From the Blog

Exercise and Wellness Streaks

Exercise & Wellness Streaks

As many of you know I often offer a fitness challenge to you.  They have varied over the years but they’re usually a 30-day challenge or a weekly challenge.  I try to make them manageable and beneficial to most of you, but factors including your age, fitness level, and the difficulty of the challenge might make them hard to complete.

The June fitness challenge is over:  300 pull ups, 1500 push-ups and 3000 sit ups. The sit ups were the most difficult because they took longer.  Without them, the challenge was very quick and easy (for me, at least!).  I found the sit ups to be very one-dimensional, so I modified them by adding twists, bent knee sit ups, wide leg sit ups, etc. Mixing it up is always good, especially if you are doing the same thing every day.

I hope you saw my July fitness challenge on twitter @paulfezza, burpees to match your age.  Check it out and finish the month with some burpees if you have not yet started.

I read an article in Runner’s World the other day that I wish I had read sooner:  there was a challenge to run one mile a day for 38 days, starting on Memorial Day and ending on July 4th.   Click the link to check it out.  It’s a great article that made many excellent points about how doing something everyday benefits you.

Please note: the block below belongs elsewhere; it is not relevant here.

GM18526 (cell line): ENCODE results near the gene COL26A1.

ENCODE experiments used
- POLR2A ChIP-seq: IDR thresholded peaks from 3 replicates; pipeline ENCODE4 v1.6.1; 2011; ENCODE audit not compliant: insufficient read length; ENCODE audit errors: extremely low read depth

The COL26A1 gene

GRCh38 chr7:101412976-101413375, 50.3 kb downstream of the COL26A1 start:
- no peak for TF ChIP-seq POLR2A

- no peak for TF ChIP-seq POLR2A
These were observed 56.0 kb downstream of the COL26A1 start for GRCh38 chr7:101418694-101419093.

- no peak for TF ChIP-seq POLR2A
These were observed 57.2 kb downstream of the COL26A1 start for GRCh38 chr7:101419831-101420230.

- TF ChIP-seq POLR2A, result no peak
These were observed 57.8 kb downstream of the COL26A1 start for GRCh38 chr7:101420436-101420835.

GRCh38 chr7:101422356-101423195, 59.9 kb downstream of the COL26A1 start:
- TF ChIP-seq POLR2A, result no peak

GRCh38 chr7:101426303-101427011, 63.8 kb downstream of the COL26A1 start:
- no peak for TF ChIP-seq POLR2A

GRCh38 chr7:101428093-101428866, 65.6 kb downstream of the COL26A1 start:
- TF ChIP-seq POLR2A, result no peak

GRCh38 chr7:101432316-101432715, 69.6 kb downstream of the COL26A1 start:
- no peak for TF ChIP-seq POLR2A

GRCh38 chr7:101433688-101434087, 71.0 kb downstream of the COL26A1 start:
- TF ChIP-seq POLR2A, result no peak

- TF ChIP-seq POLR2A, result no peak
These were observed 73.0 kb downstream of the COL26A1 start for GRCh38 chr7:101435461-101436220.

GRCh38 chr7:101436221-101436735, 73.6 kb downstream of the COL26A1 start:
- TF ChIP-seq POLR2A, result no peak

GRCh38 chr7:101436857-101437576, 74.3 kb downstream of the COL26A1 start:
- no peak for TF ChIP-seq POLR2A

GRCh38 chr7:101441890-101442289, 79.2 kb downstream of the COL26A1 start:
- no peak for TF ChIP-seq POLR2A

Here are some key points from the article.

  • Completing each day’s challenge is an accomplishment that releases dopamine (the feel-good chemical in our body).
  • A streak keeps you accountable and consistent.
  • Taking different routes lets you see new places, either where you live or when you travel.
  • Running a mile does not take very long.
  • Small changes and habits can lead to much larger gains and surprises.
  • It can take as few as  18 days to create a new habit, although some say longer.
  • Habits become automatic, as do things associated with the habit, such as getting your running clothes out without even thinking about it.
  • Repetitive stress is good for the body.  It builds bone density and tendon strength.
  • Almost anyone can do it.  The youngest “streaker” to complete a mile a day for one year started at age 3 years and 9 months. What a great habit to build, ensuring a lifetime of a high level of muscle endurance!
  • Combine other streaks with it, such as eating something green every day or doing a set number of burpees or lunges daily.
  • Share it with friends and be accountable to others.  This really helps.
  • Running definitely becomes easier.
  • When you decide to end your streak, it feels good.

I am challenging everyone to participate in a 42 day one-mile run/walk challenge in September from Labor Day on September 2 through Columbus Day on October 14.  Try it, and get a family member to do it with you.  All ages.  Walk a mile or run a mile each day.

Remember, consistency of movement is an important key to staying healthy in both mind and body for a long time.